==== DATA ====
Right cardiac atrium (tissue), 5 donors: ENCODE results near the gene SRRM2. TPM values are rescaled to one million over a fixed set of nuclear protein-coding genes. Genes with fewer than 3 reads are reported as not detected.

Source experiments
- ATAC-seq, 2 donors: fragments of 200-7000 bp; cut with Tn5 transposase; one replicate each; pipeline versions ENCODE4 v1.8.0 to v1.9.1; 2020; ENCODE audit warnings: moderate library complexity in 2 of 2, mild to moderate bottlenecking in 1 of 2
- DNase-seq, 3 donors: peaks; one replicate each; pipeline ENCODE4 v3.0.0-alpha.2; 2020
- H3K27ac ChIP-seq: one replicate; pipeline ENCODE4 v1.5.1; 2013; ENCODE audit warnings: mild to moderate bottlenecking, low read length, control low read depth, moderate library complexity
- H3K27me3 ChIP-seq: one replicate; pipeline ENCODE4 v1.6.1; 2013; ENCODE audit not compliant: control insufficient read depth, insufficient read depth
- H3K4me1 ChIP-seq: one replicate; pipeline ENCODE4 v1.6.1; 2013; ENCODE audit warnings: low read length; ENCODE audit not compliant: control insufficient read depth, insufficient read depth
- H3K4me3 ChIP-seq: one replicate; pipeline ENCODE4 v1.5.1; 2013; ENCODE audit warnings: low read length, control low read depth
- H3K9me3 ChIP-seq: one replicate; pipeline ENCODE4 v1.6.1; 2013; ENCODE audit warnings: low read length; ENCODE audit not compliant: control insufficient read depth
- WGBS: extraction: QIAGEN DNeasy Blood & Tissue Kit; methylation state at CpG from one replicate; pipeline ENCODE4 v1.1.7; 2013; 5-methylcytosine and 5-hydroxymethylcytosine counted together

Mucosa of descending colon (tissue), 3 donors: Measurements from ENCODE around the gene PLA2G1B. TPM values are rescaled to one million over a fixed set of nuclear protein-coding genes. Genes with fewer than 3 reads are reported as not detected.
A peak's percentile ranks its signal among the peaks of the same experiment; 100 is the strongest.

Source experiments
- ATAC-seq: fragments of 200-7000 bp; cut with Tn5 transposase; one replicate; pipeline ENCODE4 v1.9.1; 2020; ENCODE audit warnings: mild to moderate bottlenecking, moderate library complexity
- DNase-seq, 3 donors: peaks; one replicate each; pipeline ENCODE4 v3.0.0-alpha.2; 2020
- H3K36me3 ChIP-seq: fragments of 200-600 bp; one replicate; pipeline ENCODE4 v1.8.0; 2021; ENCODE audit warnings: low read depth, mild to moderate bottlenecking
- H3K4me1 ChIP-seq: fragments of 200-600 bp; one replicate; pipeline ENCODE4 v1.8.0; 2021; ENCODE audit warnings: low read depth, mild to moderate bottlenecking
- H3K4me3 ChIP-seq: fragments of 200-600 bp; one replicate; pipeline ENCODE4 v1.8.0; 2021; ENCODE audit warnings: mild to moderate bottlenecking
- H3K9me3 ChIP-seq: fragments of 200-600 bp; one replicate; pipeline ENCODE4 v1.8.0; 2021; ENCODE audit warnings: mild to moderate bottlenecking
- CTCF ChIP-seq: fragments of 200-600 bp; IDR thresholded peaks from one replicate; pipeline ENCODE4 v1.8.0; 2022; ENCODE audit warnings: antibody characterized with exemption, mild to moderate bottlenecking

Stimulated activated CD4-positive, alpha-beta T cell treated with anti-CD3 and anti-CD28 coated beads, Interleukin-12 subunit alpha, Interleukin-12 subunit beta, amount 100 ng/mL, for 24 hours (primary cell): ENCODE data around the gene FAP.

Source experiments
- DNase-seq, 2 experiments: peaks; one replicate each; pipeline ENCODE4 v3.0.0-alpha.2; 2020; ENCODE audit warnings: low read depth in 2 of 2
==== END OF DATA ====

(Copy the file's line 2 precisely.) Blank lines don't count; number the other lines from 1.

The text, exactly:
Source experiments